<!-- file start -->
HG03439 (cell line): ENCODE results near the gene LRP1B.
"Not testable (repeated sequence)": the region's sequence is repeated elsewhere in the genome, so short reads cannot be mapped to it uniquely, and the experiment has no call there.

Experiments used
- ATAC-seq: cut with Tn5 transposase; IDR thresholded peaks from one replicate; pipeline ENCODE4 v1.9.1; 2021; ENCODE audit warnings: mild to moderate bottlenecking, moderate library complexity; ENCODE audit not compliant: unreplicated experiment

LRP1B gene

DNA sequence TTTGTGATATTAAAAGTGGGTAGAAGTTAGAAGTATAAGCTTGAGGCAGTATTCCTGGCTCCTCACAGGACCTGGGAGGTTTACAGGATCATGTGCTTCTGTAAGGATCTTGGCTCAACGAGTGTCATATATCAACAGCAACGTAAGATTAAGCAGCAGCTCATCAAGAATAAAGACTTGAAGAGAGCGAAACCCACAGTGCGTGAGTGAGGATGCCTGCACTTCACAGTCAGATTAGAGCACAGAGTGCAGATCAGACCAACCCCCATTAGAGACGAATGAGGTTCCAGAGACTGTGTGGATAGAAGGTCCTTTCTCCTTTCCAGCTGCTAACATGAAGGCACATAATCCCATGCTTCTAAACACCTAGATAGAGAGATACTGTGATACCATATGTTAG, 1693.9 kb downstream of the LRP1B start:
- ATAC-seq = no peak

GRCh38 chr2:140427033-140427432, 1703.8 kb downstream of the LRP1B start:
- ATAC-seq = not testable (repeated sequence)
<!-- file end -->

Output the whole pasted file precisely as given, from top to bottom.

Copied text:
HG03439 (cell line): ENCODE results near the gene LRP1B.
"Not testable (repeated sequence)": the region's sequence is repeated elsewhere in the genome, so short reads cannot be mapped to it uniquely, and the experiment has no call there.

Experiments used
- ATAC-seq: cut with Tn5 transposase; IDR thresholded peaks from one replicate; pipeline ENCODE4 v1.9.1; 2021; ENCODE audit warnings: mild to moderate bottlenecking, moderate library complexity; ENCODE audit not compliant: unreplicated experiment

LRP1B gene

DNA sequence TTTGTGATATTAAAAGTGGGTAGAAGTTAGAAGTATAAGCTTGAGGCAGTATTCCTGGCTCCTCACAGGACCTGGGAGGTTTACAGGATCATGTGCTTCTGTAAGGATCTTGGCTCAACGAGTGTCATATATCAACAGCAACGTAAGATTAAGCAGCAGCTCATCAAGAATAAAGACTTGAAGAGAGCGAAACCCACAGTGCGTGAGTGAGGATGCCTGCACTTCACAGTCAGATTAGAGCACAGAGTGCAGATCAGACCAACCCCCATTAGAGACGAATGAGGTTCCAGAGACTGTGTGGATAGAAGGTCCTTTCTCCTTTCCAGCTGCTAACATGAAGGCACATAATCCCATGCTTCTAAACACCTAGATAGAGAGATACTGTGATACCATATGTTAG, 1693.9 kb downstream of the LRP1B start:
- ATAC-seq = no peak

GRCh38 chr2:140427033-140427432, 1703.8 kb downstream of the LRP1B start:
- ATAC-seq = not testable (repeated sequence)